Charmco necklaces and bracelets
Charmed I’m sure: Within the Charmco collection, 14k gold bracelets are $495–$,3500; 14k gold necklaces are $175–$2,250; and the charms themselves are $125–$3,250 each

Roses and thorns! I’d love to know some of the triumphs and some of the missteps you have encountered along your path to success.

Rose: We’re a mother/daughter business and we still get along (most of the time!). Thorn: We should have moved from a home office to a proper work space sooner than we did. I take enough work home mentally, it’s really nice to have the divide and keep most of the work where it belongs.

Do you think consumer enthusiasm for the charm category will plateau?

I don’t see any reason for the enthusiasm to die down. No matter what’s on trend or what influencers are wearing, charms are personal storybooks. They are more than fine jewelry— although they bear a value in gold—they have emotional value, and it’s hard to beat that.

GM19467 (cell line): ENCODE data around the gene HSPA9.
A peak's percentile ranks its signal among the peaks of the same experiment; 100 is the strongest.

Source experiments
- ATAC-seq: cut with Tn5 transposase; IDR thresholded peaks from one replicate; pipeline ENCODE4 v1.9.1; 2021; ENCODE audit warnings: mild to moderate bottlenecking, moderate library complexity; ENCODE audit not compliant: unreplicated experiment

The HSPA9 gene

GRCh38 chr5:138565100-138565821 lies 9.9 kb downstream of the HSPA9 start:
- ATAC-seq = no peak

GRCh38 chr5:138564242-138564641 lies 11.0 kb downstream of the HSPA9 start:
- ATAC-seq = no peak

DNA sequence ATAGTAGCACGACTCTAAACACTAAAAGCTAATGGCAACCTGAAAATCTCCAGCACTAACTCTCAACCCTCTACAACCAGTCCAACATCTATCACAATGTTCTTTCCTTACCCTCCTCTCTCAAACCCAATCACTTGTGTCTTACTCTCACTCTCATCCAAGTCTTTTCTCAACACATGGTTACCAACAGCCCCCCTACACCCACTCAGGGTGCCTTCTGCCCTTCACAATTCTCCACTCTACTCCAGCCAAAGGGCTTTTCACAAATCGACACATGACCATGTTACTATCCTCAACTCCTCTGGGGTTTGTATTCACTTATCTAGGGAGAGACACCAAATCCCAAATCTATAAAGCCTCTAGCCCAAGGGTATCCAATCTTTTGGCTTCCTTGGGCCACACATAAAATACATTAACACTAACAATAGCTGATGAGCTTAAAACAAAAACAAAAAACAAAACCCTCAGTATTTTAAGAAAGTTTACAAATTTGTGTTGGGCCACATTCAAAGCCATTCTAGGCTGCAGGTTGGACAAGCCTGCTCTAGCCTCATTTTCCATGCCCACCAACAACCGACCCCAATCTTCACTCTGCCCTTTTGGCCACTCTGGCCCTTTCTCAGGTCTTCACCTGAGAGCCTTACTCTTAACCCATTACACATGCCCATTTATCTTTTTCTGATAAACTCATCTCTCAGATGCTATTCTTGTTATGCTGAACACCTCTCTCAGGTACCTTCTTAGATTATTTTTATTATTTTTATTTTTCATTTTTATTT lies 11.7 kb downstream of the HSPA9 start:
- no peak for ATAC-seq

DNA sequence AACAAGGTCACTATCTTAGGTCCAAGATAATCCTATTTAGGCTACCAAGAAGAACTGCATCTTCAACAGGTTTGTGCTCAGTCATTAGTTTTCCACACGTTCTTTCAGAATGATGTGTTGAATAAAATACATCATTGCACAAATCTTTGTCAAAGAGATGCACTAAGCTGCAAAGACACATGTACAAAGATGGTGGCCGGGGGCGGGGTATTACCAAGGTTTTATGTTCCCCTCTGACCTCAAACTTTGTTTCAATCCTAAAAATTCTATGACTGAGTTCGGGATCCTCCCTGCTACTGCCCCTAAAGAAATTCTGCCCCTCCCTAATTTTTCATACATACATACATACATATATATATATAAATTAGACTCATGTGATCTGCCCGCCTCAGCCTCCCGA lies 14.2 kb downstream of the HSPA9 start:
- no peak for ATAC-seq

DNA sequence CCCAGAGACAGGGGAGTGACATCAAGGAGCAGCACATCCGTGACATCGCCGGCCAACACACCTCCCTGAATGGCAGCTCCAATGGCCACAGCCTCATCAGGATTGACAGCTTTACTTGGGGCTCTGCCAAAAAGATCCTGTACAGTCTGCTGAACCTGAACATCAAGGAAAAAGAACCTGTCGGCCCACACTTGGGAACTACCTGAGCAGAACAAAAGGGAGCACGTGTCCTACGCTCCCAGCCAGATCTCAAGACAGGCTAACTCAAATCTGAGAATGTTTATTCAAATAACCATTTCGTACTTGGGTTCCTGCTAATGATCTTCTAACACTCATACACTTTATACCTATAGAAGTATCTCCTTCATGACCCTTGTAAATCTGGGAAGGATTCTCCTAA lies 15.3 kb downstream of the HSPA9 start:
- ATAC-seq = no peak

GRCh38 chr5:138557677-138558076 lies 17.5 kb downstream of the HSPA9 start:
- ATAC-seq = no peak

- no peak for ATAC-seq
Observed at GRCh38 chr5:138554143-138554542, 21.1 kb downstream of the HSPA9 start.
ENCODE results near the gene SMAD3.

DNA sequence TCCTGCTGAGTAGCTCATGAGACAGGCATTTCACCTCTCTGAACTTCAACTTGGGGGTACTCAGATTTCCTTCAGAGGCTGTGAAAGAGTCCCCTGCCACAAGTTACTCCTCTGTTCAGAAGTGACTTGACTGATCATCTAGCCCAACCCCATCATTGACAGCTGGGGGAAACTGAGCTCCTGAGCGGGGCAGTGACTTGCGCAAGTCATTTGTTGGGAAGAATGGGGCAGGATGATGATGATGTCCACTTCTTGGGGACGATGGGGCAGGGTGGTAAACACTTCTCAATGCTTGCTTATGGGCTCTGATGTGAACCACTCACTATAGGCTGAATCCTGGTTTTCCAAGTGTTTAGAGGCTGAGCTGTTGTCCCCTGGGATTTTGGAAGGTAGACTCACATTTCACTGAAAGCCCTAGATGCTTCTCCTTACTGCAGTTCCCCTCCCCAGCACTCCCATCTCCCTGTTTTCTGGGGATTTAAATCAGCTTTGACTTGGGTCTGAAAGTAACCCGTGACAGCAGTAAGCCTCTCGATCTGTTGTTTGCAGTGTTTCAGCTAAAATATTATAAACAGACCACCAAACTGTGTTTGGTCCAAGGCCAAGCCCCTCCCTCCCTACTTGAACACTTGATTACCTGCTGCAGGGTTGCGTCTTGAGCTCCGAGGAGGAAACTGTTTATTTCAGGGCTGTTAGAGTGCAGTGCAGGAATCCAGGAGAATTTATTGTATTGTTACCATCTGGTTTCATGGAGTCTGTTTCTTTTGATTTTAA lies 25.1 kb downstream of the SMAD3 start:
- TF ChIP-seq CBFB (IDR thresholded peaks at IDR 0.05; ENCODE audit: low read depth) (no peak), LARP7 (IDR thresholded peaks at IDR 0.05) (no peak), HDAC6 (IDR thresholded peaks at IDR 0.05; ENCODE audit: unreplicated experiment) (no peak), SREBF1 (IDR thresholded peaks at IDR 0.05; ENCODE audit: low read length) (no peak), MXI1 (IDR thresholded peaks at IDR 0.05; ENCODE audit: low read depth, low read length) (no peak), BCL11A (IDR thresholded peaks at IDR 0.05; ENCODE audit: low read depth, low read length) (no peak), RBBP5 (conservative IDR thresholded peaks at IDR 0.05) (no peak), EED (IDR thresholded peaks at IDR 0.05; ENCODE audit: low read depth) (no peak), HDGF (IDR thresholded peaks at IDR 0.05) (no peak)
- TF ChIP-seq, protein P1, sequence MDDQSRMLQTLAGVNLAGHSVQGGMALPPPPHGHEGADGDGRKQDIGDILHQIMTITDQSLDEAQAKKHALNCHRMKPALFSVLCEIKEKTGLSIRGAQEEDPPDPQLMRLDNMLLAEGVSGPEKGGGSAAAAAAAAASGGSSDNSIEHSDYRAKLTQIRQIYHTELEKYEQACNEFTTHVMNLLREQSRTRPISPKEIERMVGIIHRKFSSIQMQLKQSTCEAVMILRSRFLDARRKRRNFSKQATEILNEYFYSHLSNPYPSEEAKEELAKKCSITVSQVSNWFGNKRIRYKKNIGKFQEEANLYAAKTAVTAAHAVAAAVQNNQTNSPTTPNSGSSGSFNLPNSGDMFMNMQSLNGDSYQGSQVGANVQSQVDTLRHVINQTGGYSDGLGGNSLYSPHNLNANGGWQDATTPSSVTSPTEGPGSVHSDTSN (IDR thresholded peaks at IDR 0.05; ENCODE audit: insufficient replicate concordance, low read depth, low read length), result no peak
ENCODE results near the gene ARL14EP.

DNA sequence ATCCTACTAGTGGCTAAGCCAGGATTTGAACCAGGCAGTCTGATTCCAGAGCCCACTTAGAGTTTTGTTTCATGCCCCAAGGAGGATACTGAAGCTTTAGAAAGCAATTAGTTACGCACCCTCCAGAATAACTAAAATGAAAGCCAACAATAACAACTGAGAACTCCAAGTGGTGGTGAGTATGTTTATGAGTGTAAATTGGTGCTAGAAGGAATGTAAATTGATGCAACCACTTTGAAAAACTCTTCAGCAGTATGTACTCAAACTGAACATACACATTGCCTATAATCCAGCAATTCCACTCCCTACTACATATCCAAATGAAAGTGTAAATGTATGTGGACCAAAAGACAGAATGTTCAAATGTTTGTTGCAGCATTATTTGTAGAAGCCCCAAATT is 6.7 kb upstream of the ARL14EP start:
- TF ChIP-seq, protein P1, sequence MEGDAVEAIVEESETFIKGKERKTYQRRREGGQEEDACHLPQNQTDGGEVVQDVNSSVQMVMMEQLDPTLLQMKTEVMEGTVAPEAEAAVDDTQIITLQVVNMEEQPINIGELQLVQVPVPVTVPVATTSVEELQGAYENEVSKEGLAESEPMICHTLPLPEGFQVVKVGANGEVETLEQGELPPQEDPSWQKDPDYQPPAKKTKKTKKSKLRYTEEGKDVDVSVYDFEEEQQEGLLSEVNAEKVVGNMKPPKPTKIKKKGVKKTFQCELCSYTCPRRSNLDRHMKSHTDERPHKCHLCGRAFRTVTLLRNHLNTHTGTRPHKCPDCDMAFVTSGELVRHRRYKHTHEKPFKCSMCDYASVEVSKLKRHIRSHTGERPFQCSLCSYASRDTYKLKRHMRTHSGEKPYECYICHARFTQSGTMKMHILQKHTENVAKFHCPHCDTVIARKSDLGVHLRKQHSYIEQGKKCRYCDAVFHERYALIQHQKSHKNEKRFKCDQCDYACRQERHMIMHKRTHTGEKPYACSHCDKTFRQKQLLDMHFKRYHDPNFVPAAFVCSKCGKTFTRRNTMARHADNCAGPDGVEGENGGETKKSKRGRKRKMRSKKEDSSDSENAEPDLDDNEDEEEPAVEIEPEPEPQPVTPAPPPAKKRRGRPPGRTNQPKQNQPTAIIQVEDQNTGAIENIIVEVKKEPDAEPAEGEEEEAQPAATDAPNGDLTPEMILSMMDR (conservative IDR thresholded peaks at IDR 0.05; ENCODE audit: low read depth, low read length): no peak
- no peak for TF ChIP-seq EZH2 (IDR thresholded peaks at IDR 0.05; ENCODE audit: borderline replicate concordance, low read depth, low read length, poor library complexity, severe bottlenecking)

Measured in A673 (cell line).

Are there any customer stories that have stayed with you through the years?

There have been so many great stories! We really get to know our clients and enjoy helping them curate the perfect necklace or bracelet. It’s moving to work with someone who has inherited a meaningful charm bracelet and help them rework it so it can be cherished all over again. A few years ago, we did a project for a mother who was celebrating her daughter’s news that she was in remission for breast cancer. That bracelet carried a lot of joy.

 Looking ahead, what are your goals for the future of your business?

Honestly, more of the same! I think we will eventually include 18k gold charms in our collection and maybe even platinum one day. We are always editing and always adding styles. We want to bring the best-quality charms at a reasonable price, and I think we are succeeding.


Top: Lisa Feldkamp (left) and Leslie Slutsky in 2004 as seen in The Charm of Charms (photo courtesy of Jade Albert); this vintage gold bracelet and charms have all sold, but see similar items here and here.

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Amy Elliott

By: Amy Elliott